What is Cloud Security?
A definition of cloud security begins with defining cloud computing. An industry accepted resource used to define cloud computing derives from the U.S. Department of Commerce – National Institute of Standards and Technology (NIST). NIST defines cloud computing as “a model for enabling ubiquitous, convenient, on-demand network access to a shared pool of configurable computing resources (e.g., networks, servers, storage, applications, and services) that can be rapidly provisioned and released with minimal management effort or service provider interaction” (NIST Special Publication 800-145).
The five essential characteristics of cloud computing:
- On-demand self-service
- Broad network access
- Resource pooling
- Rapid elasticity
- Measured service
The three service models of cloud computing include:
- Software as a Service (SaaS)
- Platform as a Service (PaaS)
- Infrastructure as a Service (IaaS)
Finally, the four deployment models for cloud computing include:
Where Does Cloud Security Start and End?
Cloud security is the ecosystem of policies, standards, processes, controls, and technologies that aim to secure cloud computing resources - the networks, data, applications, and services - as described in NIST SP-800-145. With so many stakeholders within this ecosystem, a consensus on best practices for cloud security will take more time to mature. Cloud security will mean something different to each organization depending on their cloud strategy. Even if cloud service customers comply with every single standard around cloud security - and there are many - it does not eliminate all risk when interacting with cloud service providers.
Whether you are issuing a less formal Request for Information (RFI) document or a fully-structured Request for Proposal (RFP) document, there are many considerations to ensure you select the right Managed Security Services Provider (MSSP) for Cloud Security. Clear expectations up front help ensure that objectives and criteria are fully addressed and documented by candidates. Secureworks provides a free and useful template from which to start the MSSP selection process.
Develop a Cloud Incident Response Plan in Advance
Many organizations don’t have a Cybersecurity Incident Response Plan (CIRP) in place or, if they have a plan, it is not regularly tested and updated. The CIRP is a master document that can help you and your organization plan for and deal with a security breach.download the full whitepaper
Enhance Visibility to Improve Security
With a move to the public cloud, you give up some of the hands-on control that existed with on-premises data centers and server rooms. Continuous visibility can enhance your protection by compensating for this loss of control and ensuring that security and compliance is built into your cloud approach.download the full whitepaper
Implement Cloud Security Monitoring
Targeted attacks and evasive threats have unfortunately become more frequent and sophisticated in the cloud. Speed to detection is critical to detect anomalies and data compromise so you can remediate and get back up and running quickly.download the full whitepaper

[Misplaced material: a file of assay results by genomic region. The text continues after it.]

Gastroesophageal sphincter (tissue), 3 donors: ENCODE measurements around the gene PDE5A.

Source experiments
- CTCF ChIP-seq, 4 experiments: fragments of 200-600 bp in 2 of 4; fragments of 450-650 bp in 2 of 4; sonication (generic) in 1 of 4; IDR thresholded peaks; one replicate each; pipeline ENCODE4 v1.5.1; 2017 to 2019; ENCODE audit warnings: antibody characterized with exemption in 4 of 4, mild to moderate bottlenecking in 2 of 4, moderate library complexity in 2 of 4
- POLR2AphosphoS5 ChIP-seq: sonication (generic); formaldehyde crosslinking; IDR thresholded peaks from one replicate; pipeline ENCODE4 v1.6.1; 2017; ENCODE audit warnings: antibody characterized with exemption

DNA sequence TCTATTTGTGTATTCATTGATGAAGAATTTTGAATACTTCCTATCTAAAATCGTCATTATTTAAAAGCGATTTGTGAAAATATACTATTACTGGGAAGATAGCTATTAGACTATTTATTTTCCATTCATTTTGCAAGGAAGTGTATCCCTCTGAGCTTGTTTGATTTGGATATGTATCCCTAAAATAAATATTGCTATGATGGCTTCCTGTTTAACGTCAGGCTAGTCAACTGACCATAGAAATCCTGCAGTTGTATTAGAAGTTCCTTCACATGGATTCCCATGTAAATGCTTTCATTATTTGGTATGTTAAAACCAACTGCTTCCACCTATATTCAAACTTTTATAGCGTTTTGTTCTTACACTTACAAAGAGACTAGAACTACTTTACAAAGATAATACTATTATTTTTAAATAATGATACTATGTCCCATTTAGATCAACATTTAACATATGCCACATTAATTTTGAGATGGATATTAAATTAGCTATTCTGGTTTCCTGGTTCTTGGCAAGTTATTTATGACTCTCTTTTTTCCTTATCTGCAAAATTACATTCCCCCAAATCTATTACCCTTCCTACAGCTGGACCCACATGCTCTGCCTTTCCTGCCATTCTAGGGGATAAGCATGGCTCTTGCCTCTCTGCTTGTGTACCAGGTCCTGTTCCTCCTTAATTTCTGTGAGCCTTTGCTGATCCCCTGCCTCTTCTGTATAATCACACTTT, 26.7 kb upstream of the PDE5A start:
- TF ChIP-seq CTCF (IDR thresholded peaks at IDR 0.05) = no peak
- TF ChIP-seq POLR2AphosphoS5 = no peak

Adopt Threat Intelligence
A new approach is needed to detect and eradicate advanced and evasive threats from persistent threat actors. You can reduce the magnitude of a breach by using a defense-in-depth strategy that includes threat intelligence to zero in on impacted assets and anomalies for further investigation.download the full whitepaper
Honestly Assess Your Team’s Capabilities
Organizations often overestimate their capacity to resolve threats internally and can actually prolong resolution or destroy forensic evidence in the failed attempt. Evasive and persistent threats create a new imperative for staffing and skill-set development.download the full whitepaper
Organizations migrating application workloads to the public cloud face multiple alternatives, ranging from simple application like-for-like migration to refactoring to complete replacement with a native cloud solution. Although optimal migration strategies vary according to organizational objectives and application criteria, effective cloud security is a constant requirement. Migration to cloud computing is an ideal opportunity to reassess your IT architecture and recalibrate your security framework. Security is a primary goal of migration success and must be factored in up front and not bolted on at the end.
The Cloud represents a shared security responsibility model whereby that responsibility is split between the Cloud Service Provider (CSP) and the cloud service customer. For organizations moving some or all of their applications and data to the cloud, acceptance of this model clears the way to more thoughtful consideration for how security can and should be architected – from the ground up.
Secureworks provides clear recommendations for securing applications and data in the cloud and focuses on security in third-party cloud Infrastructure-as-a-Service (IaaS) environments, the different stages of organizations’ deployments, and how security is shared between the Cloud Service Provider (CSP) and you as the cloud service customer.
Sharing responsibility for security in the cloud means there is now someone else in your threat analysis and response chain. As a result, you need to make sure that the cloud service providers you trust are accounted for in your security program. Even though they may have great security for the infrastructure they provide, you still have responsibility for everything above the hypervisor, or above the operating system, depending on what you are buying from the provider. Watch this video to take away some insight on protecting your critical data in the cloud.